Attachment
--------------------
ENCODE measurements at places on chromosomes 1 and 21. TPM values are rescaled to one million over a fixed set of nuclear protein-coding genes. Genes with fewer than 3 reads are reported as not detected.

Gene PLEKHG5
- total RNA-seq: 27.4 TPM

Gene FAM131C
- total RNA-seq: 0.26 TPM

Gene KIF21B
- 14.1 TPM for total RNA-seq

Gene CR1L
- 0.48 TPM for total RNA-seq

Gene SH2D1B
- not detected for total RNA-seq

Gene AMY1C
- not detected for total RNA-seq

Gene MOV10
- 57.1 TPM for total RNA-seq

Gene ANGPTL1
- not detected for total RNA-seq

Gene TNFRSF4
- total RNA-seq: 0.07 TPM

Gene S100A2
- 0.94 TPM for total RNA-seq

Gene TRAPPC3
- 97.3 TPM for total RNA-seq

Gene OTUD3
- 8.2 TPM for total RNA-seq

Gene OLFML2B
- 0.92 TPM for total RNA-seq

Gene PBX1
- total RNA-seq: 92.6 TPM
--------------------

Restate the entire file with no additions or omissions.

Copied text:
ENCODE measurements at places on chromosomes 1 and 21. TPM values are rescaled to one million over a fixed set of nuclear protein-coding genes. Genes with fewer than 3 reads are reported as not detected.

Gene PLEKHG5
- total RNA-seq: 27.4 TPM

Gene FAM131C
- total RNA-seq: 0.26 TPM

Gene KIF21B
- 14.1 TPM for total RNA-seq

Gene CR1L
- 0.48 TPM for total RNA-seq

Gene SH2D1B
- not detected for total RNA-seq

Gene AMY1C
- not detected for total RNA-seq

Gene MOV10
- 57.1 TPM for total RNA-seq

Gene ANGPTL1
- not detected for total RNA-seq

Gene TNFRSF4
- total RNA-seq: 0.07 TPM

Gene S100A2
- 0.94 TPM for total RNA-seq

Gene TRAPPC3
- 97.3 TPM for total RNA-seq

Gene OTUD3
- 8.2 TPM for total RNA-seq

Gene OLFML2B
- 0.92 TPM for total RNA-seq

Gene PBX1
- total RNA-seq: 92.6 TPM